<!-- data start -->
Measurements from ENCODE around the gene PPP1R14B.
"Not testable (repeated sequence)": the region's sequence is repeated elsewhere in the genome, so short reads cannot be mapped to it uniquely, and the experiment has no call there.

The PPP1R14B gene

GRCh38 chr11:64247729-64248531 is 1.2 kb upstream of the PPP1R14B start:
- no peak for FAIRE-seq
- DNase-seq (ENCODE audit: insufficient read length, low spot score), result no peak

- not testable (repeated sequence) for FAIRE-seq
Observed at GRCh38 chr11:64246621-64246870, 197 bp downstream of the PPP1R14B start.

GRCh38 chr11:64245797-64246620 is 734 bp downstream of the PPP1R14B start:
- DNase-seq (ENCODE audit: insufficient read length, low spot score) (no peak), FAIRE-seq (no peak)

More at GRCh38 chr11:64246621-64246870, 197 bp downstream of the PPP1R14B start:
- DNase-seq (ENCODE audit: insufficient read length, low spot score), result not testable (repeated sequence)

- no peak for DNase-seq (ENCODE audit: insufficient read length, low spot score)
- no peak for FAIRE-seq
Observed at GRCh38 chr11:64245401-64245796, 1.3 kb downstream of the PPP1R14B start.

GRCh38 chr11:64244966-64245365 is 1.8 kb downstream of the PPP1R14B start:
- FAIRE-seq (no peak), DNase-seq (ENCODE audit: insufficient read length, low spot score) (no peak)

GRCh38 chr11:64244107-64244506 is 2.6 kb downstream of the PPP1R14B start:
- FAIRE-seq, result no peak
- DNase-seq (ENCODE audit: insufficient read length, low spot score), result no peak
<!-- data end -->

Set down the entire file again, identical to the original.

Measurements from ENCODE around the gene PPP1R14B.
"Not testable (repeated sequence)": the region's sequence is repeated elsewhere in the genome, so short reads cannot be mapped to it uniquely, and the experiment has no call there.

The PPP1R14B gene

GRCh38 chr11:64247729-64248531 is 1.2 kb upstream of the PPP1R14B start:
- no peak for FAIRE-seq
- DNase-seq (ENCODE audit: insufficient read length, low spot score), result no peak

- not testable (repeated sequence) for FAIRE-seq
Observed at GRCh38 chr11:64246621-64246870, 197 bp downstream of the PPP1R14B start.

GRCh38 chr11:64245797-64246620 is 734 bp downstream of the PPP1R14B start:
- DNase-seq (ENCODE audit: insufficient read length, low spot score) (no peak), FAIRE-seq (no peak)

More at GRCh38 chr11:64246621-64246870, 197 bp downstream of the PPP1R14B start:
- DNase-seq (ENCODE audit: insufficient read length, low spot score), result not testable (repeated sequence)

- no peak for DNase-seq (ENCODE audit: insufficient read length, low spot score)
- no peak for FAIRE-seq
Observed at GRCh38 chr11:64245401-64245796, 1.3 kb downstream of the PPP1R14B start.

GRCh38 chr11:64244966-64245365 is 1.8 kb downstream of the PPP1R14B start:
- FAIRE-seq (no peak), DNase-seq (ENCODE audit: insufficient read length, low spot score) (no peak)

GRCh38 chr11:64244107-64244506 is 2.6 kb downstream of the PPP1R14B start:
- FAIRE-seq, result no peak
- DNase-seq (ENCODE audit: insufficient read length, low spot score), result no peak